Weekly Writerly Witterings ~ Revisiting Piecing Your Novel

witter (ˈwɪtə)
vb – (often foll by: on) to chatter or babble pointlessly or at unnecessary length
n – pointless chat; chatter

COLLINS ENGLISH DICTIONARY – COMPLETE AND UNABRIDGED, 12TH EDITION 2014 © HARPERCOLLINS PUBLISHERS 1991, 1994, 1998, 2000, 2003, 2006, 2007, 2009, 2011, 2014

First of all, I hope all you Supermom’s and mother figures had a wonderful Mother’s Day Weekend! My family went out for some great food. Any day I get an excuse to eat chocolate brownie cake with iced cream is a win (and my toddler loved it too!)

Can y’all believe May is halfway done? Just one more week before the Silver Hollow book tour begins! I’ve been scrambling to get all the materials together (so excited to share my special swag with everyone). As I’m still busy piecing together blog posts and interviews for the tour, I wanted to reblog an older post I thought relevant today. Running through edits piece by piece, then beta notes piece by piece has reminded me so much of the structure that’s so essential to creating your novel.


Piecing Your Novel Together

My beta and I were talking the other day about how-in-the-world to keep a long novel together. About a year ago I decided to stop putting off my plan to revise and re-brand Silver Hollow into a series. I thought I could get away with freshening up dialogue mostly, but the further I delved into the story, the more I wanted to do things I didn’t have the writing chops for six years ago. To challenge myself, I split the story up figuratively into six parts, each with a beginning, middle and climax. This way I would make myself constantly challenge the characters while keeping the story fresh.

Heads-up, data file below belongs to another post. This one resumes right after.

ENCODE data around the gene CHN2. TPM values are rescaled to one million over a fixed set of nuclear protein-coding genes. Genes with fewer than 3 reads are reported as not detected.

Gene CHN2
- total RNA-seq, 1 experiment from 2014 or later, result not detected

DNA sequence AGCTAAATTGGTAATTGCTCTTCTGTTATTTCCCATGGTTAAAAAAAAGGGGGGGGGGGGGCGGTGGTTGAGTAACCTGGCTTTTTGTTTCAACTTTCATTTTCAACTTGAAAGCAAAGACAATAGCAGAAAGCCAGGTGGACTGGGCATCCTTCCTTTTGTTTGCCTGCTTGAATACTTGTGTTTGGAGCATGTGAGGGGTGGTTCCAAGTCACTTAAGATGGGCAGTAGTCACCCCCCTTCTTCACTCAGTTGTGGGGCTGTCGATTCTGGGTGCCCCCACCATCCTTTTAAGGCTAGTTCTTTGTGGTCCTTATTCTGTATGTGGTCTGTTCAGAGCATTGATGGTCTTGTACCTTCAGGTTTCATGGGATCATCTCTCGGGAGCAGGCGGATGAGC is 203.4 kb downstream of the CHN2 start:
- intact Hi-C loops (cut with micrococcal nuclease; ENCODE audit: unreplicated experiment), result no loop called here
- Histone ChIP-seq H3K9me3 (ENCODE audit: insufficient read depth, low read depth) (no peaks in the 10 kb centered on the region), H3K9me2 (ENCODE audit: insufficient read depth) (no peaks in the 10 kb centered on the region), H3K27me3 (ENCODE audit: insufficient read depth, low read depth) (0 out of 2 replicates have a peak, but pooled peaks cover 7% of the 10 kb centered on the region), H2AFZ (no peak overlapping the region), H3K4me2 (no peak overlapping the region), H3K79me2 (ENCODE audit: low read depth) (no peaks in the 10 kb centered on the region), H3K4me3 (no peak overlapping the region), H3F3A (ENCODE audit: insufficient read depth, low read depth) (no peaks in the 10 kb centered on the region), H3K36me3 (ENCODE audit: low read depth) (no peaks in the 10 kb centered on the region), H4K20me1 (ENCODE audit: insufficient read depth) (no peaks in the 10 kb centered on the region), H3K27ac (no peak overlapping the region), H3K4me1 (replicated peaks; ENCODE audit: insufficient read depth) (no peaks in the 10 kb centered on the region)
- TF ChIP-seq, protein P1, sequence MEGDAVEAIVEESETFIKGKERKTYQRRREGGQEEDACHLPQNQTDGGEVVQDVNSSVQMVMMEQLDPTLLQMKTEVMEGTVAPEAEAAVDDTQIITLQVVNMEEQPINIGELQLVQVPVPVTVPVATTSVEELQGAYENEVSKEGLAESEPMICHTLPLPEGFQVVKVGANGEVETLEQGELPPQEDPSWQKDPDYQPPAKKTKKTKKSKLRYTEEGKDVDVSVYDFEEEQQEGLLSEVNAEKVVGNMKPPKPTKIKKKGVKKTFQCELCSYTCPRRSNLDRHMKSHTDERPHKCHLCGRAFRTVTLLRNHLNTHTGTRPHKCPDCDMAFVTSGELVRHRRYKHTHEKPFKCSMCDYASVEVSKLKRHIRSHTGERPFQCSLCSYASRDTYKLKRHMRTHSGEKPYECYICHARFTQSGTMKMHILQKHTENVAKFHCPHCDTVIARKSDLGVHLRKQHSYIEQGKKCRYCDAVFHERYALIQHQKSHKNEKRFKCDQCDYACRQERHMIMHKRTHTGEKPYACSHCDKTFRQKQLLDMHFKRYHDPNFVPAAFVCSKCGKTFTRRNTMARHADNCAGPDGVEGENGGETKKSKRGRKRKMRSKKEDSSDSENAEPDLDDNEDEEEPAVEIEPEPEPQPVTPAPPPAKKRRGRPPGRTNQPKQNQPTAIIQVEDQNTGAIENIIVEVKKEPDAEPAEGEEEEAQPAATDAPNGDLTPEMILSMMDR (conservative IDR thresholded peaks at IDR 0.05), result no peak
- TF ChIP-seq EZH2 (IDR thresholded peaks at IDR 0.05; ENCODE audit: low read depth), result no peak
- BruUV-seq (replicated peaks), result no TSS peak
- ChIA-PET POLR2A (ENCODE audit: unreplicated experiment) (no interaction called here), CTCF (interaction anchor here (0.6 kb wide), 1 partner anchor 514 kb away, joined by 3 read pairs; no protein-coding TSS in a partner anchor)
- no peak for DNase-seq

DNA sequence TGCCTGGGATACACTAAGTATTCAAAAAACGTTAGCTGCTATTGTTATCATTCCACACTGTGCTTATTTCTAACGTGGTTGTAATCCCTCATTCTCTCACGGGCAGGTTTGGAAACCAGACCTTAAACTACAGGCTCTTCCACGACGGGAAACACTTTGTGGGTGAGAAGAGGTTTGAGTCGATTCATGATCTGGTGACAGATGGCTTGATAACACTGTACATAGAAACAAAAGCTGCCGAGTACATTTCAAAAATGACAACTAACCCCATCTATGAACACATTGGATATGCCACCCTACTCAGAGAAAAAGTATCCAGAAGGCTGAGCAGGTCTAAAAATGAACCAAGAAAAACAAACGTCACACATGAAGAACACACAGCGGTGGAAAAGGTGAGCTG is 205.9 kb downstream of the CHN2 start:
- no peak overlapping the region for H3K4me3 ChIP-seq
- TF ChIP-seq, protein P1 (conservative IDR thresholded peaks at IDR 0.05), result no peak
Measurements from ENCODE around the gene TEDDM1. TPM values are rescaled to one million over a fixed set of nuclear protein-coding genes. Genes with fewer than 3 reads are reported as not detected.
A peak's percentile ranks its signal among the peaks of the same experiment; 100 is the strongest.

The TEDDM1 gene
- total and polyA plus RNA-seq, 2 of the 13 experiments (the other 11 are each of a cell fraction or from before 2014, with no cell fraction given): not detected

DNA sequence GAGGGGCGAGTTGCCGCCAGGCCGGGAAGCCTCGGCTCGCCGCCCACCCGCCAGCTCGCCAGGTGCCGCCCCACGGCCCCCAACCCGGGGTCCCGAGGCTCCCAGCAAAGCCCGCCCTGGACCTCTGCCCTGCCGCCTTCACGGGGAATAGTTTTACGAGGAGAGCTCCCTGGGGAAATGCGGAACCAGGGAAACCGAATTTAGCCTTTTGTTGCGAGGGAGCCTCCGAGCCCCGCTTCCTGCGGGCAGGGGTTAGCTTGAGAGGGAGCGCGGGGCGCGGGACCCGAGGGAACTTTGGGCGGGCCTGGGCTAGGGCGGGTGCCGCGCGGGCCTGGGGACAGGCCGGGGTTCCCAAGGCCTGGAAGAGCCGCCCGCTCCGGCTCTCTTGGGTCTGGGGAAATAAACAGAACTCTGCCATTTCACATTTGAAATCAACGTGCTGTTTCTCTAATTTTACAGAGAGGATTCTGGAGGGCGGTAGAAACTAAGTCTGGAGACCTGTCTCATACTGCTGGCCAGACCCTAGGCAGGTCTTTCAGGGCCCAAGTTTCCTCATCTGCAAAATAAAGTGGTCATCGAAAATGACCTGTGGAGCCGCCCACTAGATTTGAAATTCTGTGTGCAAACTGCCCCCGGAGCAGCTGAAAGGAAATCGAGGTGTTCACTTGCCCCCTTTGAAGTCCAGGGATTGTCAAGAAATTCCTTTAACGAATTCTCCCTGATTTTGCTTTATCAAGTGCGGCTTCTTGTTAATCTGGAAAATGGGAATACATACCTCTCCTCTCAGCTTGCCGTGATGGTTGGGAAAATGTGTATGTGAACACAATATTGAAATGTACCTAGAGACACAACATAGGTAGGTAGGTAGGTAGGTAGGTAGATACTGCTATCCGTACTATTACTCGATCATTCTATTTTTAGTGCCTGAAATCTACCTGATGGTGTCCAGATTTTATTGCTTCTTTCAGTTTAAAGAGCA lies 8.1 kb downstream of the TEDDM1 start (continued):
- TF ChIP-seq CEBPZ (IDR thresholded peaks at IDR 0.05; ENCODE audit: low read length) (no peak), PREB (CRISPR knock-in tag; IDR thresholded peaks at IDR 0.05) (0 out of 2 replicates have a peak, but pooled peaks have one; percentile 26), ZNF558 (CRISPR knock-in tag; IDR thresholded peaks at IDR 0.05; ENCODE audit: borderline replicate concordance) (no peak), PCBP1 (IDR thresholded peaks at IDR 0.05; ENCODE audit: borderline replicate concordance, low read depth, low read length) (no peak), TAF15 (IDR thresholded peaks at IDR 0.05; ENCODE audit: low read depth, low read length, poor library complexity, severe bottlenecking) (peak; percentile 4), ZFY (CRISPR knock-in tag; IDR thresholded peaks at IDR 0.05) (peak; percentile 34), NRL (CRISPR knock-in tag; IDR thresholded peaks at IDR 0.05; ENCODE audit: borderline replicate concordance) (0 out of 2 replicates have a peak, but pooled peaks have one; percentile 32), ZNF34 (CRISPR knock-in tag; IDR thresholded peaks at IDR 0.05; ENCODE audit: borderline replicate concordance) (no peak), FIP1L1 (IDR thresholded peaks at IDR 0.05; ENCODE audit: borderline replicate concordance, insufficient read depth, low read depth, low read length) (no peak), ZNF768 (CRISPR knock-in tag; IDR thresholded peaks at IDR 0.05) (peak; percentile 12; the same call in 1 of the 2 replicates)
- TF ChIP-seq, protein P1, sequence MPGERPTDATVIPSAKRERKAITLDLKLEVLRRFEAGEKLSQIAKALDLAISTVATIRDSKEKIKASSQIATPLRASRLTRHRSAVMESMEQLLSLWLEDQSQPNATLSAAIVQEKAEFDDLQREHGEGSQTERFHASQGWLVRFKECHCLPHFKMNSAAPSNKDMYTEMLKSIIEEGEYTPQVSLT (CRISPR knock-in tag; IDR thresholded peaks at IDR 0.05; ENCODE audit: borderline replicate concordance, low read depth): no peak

I started a new document altogether, adding chapters I had previously written at the bottom for revision. Sometimes all it took was a simple tweak, slice and dice. Other times I realized the plot was lagging, or the dialogue wasn’t strong enough, or there just wasn’t enough conflict. So I started keeping a chapter by chapter outline, spelling out the simple details.


Here’s an example for my fellow visual nerds:

Part One (66 pages)

Prologue: Where Amie goes to her parents funeral, sees a mysterious stranger & finds her first Henry letter.

1 10yrs later: Meet adult Amie, sheltered, constantly nixing things on accident, writer, runs into Emrys on street & “rediscovers” her father’s amulet. After, Jo meets her at apartment and is suspicious but still a friend. After Jo leaves, Amie finds the 2nd Henry letter Emrys slipped between her papers and is shaken.

2 Amie is late to Faye’s coming home party. Meet James & Faye, Amie’s “friendily”, all more successful in life and love, and very protective of Amie. Sees Emrys across the barn dance floor and fries the lights. Emrys disappears, Amie leaves, shaken by her episode.

3 Mugged in the back alley of her apartment building downtown by a stranger, stabbed in chest and dying. Emrys shows up and she sees a magical battle for the “first” time. Emrys heals her wound, bridging a connection between them. Leaves Amie shaken enough to leave a hasty note for the twins & packs a small bag to go to the airport.